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US crude drops 2.2% in May to break 2-month winning streak, settling at $67.04 a barrel

Key Points
  • U.S. crude's discount to global Brent crude ballooned to its highest level in more than three years.
  • U.S. commercial crude inventories fell by 4.2 million barrels in the week to May 25, compared with analysts' expectations for a decrease of 525,000 barrels.
  • U.S. crude oil production jumped 215,000 barrels per day to 10.47 million bpd in March, the highest on record.
An oil pump jack in Gonzales, Texas.
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U.S. crude oil futures fell on Thursday despite a larger-than-expected decline in inventories, pushing its discount to global Brent crude to its highest level in more than three years.

U.S. West Texas Intermediate crude ended the session down $1.17, or 1.7 percent, at $67.04 a barrel. WTI fell 2.2 percent during May, breaking a two-month winning streak.

Brent crude was up 2 cents at $77.52 per barrel by 2:21 p.m ET, after settling the last session up 2.8 percent. Brent is heading for a more than 3 percent gain this month.

U.S. commercial crude inventories fell by 3.6 million barrels in the week to May 25, the Energy Information Administration reported. Analysts in a Reuters poll expected a decrease of 525,000 barrels.

Offsetting the big drop in crude stockpiles, gasoline stocks rose by 534,000 barrels, while distillate stockpiles, which include diesel and heating oil, jumped by 634,000 barrels. Inventories of both products were expected to fall by more than a million barrels.

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West Texas futures have been under pressure as U.S. production keeps rising. In the most recent week, it rose toward 10.8 million barrels per day, a new weekly record, though those figures are less reliable than lagging monthly figures.

U.S. crude oil production jumped 215,000 bpd to 10.47 million bpd in March, the highest on record, EIA said in a monthly report on Thursday.

"Domestic production keeps rising, but it may have reached a point where increasing amounts of barrels of crude oil are becoming stranded," said John Kilduff, a partner at Again Capital LLC in New York.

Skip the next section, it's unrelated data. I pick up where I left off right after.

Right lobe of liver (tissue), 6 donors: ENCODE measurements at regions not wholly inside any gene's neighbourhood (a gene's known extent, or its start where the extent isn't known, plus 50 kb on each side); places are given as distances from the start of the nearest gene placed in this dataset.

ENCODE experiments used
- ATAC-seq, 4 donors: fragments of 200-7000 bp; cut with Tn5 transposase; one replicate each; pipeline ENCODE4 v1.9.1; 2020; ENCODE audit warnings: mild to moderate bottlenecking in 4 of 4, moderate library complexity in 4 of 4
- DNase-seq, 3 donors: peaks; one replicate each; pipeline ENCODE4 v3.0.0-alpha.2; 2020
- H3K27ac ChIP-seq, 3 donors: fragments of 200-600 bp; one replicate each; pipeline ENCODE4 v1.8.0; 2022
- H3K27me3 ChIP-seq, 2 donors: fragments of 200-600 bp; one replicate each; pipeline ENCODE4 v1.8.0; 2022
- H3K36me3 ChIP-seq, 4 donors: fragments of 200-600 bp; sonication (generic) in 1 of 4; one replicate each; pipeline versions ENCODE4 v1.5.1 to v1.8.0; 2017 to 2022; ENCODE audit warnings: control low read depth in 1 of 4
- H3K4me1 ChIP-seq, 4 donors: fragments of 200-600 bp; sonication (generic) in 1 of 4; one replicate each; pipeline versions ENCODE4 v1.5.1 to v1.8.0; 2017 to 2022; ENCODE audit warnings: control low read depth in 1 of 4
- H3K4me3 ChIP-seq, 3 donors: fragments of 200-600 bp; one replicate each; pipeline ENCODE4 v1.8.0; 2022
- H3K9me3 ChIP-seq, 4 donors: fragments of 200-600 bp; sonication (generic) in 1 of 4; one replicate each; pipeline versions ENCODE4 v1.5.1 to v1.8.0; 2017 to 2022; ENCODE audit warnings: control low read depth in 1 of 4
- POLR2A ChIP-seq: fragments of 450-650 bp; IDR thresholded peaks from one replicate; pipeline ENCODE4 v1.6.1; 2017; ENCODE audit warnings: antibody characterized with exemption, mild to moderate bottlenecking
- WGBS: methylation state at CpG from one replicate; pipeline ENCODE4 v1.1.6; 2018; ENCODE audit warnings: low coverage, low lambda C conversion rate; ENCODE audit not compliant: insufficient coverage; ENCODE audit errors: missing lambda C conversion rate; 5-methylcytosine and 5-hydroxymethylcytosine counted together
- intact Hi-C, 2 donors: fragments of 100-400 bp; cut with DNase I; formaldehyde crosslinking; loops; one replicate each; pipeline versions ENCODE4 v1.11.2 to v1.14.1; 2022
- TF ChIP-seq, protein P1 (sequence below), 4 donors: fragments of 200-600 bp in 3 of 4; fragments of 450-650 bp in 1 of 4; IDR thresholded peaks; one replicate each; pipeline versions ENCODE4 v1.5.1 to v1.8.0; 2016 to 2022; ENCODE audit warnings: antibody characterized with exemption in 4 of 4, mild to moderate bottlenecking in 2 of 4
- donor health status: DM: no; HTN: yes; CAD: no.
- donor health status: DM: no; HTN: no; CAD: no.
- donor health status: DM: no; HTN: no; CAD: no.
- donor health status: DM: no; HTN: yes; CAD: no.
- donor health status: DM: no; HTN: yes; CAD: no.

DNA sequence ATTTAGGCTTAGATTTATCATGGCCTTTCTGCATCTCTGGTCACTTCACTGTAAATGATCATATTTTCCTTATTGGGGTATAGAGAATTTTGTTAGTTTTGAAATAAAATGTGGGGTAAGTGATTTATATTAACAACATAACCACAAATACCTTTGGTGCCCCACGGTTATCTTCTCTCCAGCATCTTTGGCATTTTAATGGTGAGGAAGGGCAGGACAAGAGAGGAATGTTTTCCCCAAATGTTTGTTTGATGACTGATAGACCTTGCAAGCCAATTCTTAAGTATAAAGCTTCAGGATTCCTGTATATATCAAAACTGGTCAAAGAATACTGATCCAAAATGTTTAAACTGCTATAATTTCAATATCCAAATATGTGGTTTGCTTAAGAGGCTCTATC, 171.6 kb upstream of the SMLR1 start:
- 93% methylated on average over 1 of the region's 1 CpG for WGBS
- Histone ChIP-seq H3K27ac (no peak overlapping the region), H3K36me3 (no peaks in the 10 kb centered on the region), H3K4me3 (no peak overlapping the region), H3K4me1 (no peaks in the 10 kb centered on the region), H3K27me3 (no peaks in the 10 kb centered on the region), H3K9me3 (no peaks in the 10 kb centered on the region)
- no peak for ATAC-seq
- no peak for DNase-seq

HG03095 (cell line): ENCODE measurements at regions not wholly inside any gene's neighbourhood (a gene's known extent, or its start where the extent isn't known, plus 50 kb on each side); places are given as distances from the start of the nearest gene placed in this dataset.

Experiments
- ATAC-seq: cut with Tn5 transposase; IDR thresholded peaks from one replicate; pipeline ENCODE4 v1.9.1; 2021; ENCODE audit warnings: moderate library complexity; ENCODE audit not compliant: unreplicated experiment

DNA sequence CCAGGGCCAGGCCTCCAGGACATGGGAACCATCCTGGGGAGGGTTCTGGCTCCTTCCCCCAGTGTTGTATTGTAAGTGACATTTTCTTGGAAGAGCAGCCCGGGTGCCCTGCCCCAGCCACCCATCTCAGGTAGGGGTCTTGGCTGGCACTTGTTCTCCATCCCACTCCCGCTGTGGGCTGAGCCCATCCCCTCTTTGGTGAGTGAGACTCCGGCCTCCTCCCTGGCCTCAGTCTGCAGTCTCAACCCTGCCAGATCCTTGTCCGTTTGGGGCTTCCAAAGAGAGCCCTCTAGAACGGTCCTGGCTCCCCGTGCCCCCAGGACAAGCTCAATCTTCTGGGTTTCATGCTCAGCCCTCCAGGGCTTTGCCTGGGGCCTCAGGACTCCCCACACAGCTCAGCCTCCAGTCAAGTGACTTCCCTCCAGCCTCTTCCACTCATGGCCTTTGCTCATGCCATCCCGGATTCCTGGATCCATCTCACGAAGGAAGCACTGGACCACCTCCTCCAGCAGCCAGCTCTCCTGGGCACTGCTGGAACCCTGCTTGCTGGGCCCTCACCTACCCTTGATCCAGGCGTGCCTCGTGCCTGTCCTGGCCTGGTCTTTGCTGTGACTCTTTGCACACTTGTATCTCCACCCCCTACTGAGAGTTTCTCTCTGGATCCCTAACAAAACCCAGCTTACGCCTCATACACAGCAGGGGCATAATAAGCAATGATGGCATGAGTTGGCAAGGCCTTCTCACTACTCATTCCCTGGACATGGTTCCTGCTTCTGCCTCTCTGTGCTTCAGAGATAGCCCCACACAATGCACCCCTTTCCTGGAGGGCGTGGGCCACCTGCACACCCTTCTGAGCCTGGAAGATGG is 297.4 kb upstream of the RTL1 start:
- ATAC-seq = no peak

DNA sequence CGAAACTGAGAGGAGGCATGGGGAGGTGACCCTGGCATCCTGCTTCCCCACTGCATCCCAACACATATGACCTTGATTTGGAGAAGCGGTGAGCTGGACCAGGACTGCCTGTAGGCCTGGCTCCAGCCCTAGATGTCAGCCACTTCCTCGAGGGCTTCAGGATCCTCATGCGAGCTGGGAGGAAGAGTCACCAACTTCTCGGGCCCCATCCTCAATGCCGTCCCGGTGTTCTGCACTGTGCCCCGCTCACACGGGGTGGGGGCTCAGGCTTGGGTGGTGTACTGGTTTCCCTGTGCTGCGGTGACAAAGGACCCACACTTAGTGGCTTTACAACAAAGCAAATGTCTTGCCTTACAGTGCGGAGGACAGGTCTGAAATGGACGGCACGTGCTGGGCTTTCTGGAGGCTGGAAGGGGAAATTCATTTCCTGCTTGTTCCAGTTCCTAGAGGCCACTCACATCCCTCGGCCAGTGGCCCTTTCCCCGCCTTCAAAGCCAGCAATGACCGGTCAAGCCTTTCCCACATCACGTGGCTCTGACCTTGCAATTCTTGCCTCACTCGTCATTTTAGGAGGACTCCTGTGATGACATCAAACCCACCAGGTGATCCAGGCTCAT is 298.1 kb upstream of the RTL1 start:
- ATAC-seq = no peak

At one point, the premium for Brent over WTI surpassed $11 a barrel, the largest spread since March 2015. That spread has doubled in less than a month, as a lack of pipeline capacity in the United States has trapped a lot of output inland.

"The Brent/WTI is blowing out. I think there must be what looks like some capitulation going on in the spread between those two contracts," Saxo Bank senior manager Ole Hansen said.

The wider premium makes U.S. crude exports more competitive than those linked to the Brent price, such as North Sea or West African grades of oil.

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Crude futures surged on Wednesday on a report that OPEC might continue its deal with Russia and other producers to cap production. That tempered concerns following earlier reports that OPEC could ease the output limits at its June 22 meeting.

"With the OPEC meeting still another three weeks away, oil prices are likely to remain sensitive to headlines," ANZ bank said in a note.

A Gulf source familiar with Saudi Arabia's thinking said OPEC and its allies aim to continue their agreement to cut oil output through the end of the year, but they are ready to make adjustments to offset any supply shortfall, Reuters reported on Wednesday.

Prior to that, the oil price slid to a three-week low below $75 a barrel on Monday after Organization of Petroleum Exporting Countries and its non-OPEC allies including Russia indicated they could adjust their deal to curb supplies and increase production.

Sources have told Reuters that Saudi Arabia, the effective leader of OPEC, and Russia were discussing boosting output by about 1 million barrels per day (bpd) to compensate for losses in supply from Venezuela and to address concerns about the impact of U.S. sanctions on Iranian output.

OPEC and non-OPEC producers have committed to cut output by 1.8 million bpd until the end of 2018.

— CNBC's Tom DiChristopher contributed to this report.

Correction: This story has been updated to reflect that EIA corrected its weekly release on crude stockpiles.